The pandemic pivot to streaming services, like Netflix, opened up Southeast Asian filmmakers to a global audience
While movie theatres and the film industry on a whole are still affected by the pandemic, streaming services have become the latest medium to help save entertainment. The information revolution is breaking down even more barriers between people and countries.
Netflix is a prime example for Southeast Asian filmmakers to showcase their work to a larger, international audience. Last month we saw its first iteration of the Sundance Film Festival in Asia that took place in the Indonesian capital of Jakarta. The Sundance Institute teamed up with Netflix and invited three well-known filmmakers from Southeast Asia — Vanridee Pongsittisak from Thailand, Mikhail Red from the Philippines and Timo Tjahjanto from Indonesia — as well as Netflix’s SEA content director Malobika Banerji to lead a special virtual panel discussion on TikTok (@SundanceFFAsia) titled “The Future Of South East Asia Cinema”.
The panellists each discussed how Southeast Asian cinema is flourishing in a new era of international recognition.
“Southeast Asia is a region that is culturally very diverse. We have a lot of local stories to tell. But in the past, we were all too familiar with our role as an audience of films produced elsewhere in the world. But now we have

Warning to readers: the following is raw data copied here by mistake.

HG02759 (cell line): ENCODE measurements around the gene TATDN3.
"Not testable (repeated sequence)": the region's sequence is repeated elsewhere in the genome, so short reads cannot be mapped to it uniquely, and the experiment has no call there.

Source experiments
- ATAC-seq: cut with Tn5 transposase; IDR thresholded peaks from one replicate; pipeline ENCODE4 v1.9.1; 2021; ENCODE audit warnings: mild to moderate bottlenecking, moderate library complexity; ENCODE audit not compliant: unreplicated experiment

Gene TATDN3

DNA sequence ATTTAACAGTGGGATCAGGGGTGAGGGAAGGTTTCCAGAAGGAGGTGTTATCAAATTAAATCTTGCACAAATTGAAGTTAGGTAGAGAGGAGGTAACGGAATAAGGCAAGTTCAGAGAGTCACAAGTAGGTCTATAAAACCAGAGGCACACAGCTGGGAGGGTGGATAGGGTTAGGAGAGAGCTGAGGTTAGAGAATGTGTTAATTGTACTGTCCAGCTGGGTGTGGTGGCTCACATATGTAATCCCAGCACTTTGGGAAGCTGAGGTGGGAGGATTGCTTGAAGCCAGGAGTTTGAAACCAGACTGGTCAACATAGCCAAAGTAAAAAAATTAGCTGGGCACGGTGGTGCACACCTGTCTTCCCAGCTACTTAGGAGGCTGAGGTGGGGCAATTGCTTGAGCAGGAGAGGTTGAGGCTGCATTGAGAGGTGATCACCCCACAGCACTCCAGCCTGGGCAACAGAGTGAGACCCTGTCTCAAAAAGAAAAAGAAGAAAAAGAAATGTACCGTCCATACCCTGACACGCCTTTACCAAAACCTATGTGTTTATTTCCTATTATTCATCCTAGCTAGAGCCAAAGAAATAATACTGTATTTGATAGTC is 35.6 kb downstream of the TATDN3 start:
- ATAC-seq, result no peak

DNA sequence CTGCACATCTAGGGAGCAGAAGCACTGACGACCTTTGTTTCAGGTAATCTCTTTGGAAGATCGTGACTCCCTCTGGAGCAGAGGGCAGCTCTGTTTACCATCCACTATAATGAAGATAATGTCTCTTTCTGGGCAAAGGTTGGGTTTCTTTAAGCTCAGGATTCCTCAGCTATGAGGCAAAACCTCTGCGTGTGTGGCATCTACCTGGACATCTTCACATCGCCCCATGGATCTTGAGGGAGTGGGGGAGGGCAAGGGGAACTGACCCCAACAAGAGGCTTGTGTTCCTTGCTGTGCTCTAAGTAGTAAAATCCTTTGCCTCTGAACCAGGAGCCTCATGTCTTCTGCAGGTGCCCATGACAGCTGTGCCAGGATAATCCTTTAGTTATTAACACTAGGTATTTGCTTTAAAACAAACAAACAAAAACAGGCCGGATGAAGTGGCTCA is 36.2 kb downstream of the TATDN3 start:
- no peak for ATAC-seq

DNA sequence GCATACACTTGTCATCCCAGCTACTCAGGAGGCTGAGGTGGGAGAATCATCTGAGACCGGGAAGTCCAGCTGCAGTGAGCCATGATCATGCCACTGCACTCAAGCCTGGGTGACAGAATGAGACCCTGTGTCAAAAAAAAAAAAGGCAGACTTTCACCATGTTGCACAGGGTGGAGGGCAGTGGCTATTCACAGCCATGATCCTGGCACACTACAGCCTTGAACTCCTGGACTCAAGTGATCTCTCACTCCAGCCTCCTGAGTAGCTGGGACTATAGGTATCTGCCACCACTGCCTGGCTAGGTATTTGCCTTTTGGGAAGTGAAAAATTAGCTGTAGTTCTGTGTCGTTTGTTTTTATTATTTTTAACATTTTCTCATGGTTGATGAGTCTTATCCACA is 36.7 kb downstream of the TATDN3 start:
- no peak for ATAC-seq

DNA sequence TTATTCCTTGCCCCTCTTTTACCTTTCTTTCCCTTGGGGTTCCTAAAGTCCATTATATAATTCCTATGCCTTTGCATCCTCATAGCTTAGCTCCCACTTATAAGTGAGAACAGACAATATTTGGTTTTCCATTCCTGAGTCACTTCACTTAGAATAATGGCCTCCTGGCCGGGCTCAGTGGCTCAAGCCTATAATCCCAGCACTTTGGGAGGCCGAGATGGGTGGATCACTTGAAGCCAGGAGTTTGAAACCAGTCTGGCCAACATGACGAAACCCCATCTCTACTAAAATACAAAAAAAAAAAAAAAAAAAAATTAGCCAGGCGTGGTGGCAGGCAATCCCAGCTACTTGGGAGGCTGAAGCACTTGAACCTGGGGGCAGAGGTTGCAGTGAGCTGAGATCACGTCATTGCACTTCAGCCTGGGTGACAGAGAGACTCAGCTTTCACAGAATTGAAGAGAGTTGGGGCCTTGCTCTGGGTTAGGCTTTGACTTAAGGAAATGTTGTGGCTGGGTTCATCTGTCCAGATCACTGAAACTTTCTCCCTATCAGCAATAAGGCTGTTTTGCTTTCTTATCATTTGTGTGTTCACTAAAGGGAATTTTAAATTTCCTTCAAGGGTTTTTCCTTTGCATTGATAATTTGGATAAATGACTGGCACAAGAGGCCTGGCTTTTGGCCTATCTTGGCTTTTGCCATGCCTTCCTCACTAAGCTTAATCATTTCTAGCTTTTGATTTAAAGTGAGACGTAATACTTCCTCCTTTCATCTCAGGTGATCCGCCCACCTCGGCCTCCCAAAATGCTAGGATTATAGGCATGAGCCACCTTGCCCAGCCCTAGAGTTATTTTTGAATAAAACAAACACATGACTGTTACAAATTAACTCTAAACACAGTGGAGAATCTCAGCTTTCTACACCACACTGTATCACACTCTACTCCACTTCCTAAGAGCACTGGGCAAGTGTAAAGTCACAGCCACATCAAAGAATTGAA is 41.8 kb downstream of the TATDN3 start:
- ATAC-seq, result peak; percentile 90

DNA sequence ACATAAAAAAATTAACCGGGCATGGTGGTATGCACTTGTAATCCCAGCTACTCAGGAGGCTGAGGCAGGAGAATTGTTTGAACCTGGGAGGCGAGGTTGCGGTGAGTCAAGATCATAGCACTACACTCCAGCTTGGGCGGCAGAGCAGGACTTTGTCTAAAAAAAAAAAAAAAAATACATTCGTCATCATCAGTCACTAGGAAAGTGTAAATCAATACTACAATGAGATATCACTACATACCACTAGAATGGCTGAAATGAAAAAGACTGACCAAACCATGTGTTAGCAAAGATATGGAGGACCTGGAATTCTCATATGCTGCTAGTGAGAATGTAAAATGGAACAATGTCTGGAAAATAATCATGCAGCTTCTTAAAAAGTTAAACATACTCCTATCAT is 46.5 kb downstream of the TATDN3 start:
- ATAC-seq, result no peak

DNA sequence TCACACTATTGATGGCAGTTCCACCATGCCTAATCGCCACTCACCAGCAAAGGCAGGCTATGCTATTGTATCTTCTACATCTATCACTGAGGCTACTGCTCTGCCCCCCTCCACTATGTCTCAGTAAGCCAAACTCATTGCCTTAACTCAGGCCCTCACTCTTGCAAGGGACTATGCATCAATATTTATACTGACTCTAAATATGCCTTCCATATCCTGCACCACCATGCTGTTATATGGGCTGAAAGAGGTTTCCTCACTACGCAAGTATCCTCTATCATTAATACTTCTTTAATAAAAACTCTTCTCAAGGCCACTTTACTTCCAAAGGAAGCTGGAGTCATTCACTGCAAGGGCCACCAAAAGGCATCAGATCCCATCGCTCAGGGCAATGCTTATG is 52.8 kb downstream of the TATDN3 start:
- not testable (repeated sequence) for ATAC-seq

GREAT STORIES CAN COME FROM ANYWHERE AND ARE LIKED BY ANYONE
stepped up to become a content creator and producer of films and movies and series, and we are more internationally accepted,” said Vanridee Pongsittisak, a producer with the major Thai film studio GDH 559 behind the success of many films such as 4bia (2008), Bangkok Traffic (Love) Story (2009), SuckSeed (2011) and Pee Mak (2013).
“We have a lot of stories from this part of the world. But in the past, these stories have been told only for local audiences, and through a local perspective.
These stories can be retold for audiences in other parts of the world. And in my view, this is our advantage if we can take this perspective and regrow from this. We can be even more internationally recognised, and will no longer be regarded as just filmmakers in this exotic part of the world.”